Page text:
Americans abroad can vote in global presidential primary | World| Breakings news and perspectives from around the globe | DW | 19.02.2016
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Americans abroad can vote in global presidential primary

The presidential primaries, held in states across the US, are in full swing. But Americans living abroad can also cast their ballot in a special presidential global primary - but only for one party.

For American citizens living overseas voting already began last month.

Since January 11, ballots can be cast in the #link: presidential primary# launched by Democrats Abroad, the international arm of the US Democratic Party. Registered voters can already send in their vote via email attachment, mail or fax before local voting takes place in more than 40 countries and over 110 different cities across the globe in the first week of March.

With the Democratic nomination, somewhat unexpectedly, shaping up to be a competitive race between Hillary Clinton and Bernie Sanders, Democrats Abroad are bracing for a strong turnout.

Planning for big numbers

"The last time we had a contested primary, our first primary, was in 2008," said Mike Heffron, deputy director of communications for Democrats Abroad. Back then, he said, they received tens of thousands of votes. "We are expecting quite a few more this time around. We are planning and preparing for big numbers."

There are an estimated 8.7 million Americans living abroad, more than the population of US states such as Missouri or Massachusetts. Compared to that figure, the number of people participating in the global primary is likely to be comparatively small – not unlike in the primaries back in the US where it is also only a tiny fraction of the electorate that votes in the polls.

But the ballots cast by Americans overseas matter and will be called when the Democratic Party officially determines its presidential candidate at the convention in Philadelphia in July, said Heffron. "We have 17 votes at the convention and those delegates will then be based on the results of the primary proportioned to the different candidates."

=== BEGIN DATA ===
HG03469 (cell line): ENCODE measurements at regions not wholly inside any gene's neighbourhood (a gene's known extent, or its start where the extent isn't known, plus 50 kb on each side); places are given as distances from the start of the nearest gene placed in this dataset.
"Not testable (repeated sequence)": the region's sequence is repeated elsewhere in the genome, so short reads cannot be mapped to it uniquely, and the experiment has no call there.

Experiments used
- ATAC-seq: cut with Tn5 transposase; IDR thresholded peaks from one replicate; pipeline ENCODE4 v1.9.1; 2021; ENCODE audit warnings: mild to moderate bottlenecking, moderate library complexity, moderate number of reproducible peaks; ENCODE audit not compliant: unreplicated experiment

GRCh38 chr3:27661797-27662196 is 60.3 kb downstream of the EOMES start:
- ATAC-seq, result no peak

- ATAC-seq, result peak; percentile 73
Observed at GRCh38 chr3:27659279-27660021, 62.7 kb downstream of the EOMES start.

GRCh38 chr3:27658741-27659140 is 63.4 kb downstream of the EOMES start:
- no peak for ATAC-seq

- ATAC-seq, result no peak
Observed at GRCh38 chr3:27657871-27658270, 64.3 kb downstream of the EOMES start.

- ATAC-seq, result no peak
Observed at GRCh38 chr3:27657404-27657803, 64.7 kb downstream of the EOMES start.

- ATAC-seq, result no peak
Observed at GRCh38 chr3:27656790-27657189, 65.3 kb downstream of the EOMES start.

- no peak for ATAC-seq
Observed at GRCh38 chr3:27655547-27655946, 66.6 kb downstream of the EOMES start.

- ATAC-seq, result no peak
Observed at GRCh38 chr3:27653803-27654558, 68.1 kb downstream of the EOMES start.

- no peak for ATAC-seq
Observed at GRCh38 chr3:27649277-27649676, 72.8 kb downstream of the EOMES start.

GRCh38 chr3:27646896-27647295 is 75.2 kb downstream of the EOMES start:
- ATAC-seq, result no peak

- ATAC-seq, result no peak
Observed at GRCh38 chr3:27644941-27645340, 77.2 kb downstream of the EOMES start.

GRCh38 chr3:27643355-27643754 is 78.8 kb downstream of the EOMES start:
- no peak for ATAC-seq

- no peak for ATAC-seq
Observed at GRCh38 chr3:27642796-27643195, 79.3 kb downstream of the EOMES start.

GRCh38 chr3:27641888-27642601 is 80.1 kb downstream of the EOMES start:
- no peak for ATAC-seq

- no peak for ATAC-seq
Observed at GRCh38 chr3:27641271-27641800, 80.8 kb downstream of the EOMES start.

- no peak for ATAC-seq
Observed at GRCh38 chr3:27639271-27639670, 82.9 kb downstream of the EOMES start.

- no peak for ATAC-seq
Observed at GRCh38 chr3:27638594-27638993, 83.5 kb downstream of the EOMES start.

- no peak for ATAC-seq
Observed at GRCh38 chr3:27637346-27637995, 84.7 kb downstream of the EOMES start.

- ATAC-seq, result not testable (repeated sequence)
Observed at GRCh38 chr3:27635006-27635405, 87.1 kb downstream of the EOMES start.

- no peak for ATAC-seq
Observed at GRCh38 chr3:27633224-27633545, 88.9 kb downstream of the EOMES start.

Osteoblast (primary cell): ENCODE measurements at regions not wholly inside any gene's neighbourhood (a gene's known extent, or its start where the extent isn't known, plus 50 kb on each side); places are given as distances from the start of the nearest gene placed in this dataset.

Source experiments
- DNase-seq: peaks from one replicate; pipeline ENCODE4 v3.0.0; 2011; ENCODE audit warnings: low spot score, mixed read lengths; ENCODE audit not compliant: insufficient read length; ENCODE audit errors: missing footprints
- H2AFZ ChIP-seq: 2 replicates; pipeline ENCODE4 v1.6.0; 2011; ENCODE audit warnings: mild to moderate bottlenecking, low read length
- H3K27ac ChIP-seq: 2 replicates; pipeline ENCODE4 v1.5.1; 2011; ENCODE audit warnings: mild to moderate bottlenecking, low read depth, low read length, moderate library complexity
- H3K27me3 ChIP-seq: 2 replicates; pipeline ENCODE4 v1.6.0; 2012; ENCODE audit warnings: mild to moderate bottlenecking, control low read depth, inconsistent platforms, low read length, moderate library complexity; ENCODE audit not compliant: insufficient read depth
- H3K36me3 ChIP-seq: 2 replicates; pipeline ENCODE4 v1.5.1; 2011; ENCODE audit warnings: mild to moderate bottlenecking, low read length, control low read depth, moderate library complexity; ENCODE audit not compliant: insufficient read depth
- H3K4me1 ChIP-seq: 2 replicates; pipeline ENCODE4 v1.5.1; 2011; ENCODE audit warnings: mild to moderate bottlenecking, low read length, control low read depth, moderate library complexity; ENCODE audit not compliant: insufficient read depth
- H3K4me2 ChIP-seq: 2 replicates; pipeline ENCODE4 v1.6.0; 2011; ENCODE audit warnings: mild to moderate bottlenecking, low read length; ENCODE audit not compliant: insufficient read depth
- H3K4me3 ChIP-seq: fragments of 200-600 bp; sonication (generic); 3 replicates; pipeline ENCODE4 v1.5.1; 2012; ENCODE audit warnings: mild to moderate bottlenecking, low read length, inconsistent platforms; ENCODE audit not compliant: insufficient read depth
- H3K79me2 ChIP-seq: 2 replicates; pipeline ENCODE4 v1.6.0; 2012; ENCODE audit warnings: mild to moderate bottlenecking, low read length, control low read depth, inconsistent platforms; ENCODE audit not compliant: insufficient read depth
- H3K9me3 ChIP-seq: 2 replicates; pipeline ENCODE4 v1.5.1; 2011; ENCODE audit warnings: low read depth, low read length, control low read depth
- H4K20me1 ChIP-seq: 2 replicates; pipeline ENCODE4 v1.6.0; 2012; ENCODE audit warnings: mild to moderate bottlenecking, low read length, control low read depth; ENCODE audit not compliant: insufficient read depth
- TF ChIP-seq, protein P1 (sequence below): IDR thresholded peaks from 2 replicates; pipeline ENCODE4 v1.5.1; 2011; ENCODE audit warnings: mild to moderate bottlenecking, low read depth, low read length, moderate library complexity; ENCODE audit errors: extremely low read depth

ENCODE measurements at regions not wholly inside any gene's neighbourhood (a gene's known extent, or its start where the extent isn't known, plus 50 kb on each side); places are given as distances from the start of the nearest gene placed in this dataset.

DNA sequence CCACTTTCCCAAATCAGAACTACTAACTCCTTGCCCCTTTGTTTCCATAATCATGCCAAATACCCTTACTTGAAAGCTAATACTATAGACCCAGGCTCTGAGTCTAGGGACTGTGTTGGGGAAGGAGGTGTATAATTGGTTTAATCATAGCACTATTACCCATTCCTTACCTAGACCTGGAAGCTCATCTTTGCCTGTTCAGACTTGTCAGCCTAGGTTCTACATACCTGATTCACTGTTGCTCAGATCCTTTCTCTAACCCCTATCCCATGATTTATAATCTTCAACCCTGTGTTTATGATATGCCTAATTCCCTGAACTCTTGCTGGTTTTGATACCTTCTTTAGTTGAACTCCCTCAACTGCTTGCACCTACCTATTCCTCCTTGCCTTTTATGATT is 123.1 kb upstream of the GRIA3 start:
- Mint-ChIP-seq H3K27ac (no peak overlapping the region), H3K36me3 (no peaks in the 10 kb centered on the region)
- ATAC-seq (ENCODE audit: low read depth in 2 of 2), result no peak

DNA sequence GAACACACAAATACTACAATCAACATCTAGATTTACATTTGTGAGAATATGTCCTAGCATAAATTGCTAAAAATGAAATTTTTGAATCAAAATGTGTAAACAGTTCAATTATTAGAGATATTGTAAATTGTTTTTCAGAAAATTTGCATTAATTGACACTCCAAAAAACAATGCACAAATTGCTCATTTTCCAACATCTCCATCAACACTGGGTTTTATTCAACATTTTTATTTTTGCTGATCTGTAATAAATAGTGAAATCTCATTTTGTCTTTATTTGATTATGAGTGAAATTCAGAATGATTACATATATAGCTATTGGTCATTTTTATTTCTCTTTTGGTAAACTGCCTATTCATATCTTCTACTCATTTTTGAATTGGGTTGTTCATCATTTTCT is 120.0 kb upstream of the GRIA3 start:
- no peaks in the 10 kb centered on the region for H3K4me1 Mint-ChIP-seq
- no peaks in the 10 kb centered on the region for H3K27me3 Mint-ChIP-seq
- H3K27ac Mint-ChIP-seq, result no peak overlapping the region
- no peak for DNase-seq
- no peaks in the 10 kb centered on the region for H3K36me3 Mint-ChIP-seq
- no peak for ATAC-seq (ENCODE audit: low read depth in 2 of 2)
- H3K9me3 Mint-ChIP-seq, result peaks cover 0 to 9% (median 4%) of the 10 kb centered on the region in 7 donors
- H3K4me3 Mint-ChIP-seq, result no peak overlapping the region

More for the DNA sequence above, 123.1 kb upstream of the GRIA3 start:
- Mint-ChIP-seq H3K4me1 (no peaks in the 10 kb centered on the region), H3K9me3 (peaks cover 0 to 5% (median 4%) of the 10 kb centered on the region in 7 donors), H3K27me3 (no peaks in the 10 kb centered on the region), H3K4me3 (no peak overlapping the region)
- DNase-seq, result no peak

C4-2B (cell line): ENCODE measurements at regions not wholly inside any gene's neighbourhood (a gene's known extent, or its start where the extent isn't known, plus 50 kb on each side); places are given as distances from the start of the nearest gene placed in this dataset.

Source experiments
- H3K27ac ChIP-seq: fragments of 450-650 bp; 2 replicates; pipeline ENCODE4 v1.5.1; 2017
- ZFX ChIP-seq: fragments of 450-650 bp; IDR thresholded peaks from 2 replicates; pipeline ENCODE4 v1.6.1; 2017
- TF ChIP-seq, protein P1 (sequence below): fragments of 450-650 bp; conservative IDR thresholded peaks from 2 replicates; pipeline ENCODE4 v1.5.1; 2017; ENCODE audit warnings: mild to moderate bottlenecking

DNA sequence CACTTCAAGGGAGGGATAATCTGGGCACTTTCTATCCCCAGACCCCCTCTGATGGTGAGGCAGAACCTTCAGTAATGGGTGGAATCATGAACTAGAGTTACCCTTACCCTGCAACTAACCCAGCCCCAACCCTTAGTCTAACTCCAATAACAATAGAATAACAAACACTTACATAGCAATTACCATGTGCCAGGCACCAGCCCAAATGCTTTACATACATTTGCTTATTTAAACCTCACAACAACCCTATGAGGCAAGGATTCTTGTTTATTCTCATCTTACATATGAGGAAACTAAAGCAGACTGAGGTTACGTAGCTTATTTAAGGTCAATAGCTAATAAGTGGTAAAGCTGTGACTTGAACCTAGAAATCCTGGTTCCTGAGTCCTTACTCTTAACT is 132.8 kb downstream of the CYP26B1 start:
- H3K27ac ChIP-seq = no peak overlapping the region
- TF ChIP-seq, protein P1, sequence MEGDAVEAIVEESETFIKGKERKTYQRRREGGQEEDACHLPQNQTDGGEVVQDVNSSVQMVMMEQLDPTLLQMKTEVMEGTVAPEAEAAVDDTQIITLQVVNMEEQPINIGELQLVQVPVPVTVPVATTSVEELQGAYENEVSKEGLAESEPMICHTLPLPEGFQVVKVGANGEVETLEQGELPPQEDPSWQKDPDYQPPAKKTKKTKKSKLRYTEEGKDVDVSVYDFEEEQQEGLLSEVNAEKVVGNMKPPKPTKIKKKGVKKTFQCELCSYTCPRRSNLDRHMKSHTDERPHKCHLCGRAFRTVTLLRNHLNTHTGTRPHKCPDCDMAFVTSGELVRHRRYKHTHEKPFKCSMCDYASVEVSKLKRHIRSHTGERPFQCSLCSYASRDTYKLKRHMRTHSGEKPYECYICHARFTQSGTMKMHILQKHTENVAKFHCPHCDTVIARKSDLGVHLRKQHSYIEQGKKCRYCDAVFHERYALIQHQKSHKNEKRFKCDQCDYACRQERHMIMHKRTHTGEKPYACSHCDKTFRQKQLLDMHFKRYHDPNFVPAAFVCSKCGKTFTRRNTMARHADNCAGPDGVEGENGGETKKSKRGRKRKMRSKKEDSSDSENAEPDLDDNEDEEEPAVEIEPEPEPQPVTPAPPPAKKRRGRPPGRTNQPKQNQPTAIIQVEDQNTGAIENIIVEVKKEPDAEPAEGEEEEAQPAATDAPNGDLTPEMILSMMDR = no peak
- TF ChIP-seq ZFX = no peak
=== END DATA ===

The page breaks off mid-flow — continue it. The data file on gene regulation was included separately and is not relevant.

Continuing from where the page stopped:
Bernie Sanders Hillary Clinton US Wahl Debatte

Democrats Abroad are gearing up for a contentious race

Full election mode

In Germany - with at least a quarter of a million of American citizens one of the biggest chapters of Democrats Abroad - party officials are already in full election mode.

"We have phone bank teams working all over Germany to make sure we get turnout to our polling stations and for those who can't make it or live too far away, like me, they can vote from home," said Quaide Williams, chairman of Democrats Abroad Germany.

While voters have to be members of Democrats Abroad, the process is easy and free. "We have same day voter registration as in America", said Williams. "Come in, show your identification, join and vote."

In Germany, starting on March 1, American citizens will be able to cast their ballots at various times in 13 voting centers across the country.

Williams and Heffron argue that while US citizens living abroad can also vote by absentee ballot in their home state, it is important for Americans residents overseas to make their voices heard in Washington.

Special issues for Americans abroad

"There are many issues that Americans abroad deal with that Americans at home don't or don't even know about," said Williams citing the controversial Foreign Account Tax Compliance Act (FATCA) as an example.

The law, enacted in 2010, was supposed to curb large scale tax evasion by a small number of net-worth US persons living abroad. But in reality, said Williams, it has ended up making the lives of ordinary Americans living and working abroad more difficult because they have not been exempted.

USA Wahlkampf TV Debatte South Carolina Republikaner

Republican voters must request an absentee ballot in their home state

Another reason to participate in the global primary, said Heffron, is the unique experience provided by casting a ballot in a local election center abroad compared to voting in big states like New York or California with millions of Democrats:

"With us you can really see the difference you make when you go out and vote, especially in small communities where there will be a count at the end of the day and you will see how your city or town voted."

The Republican Party has no comparable set-up for Americans living abroad. US citizens wanting to take part in the Republican primaries and caucuses must vote via #link: ballot# in their home state.

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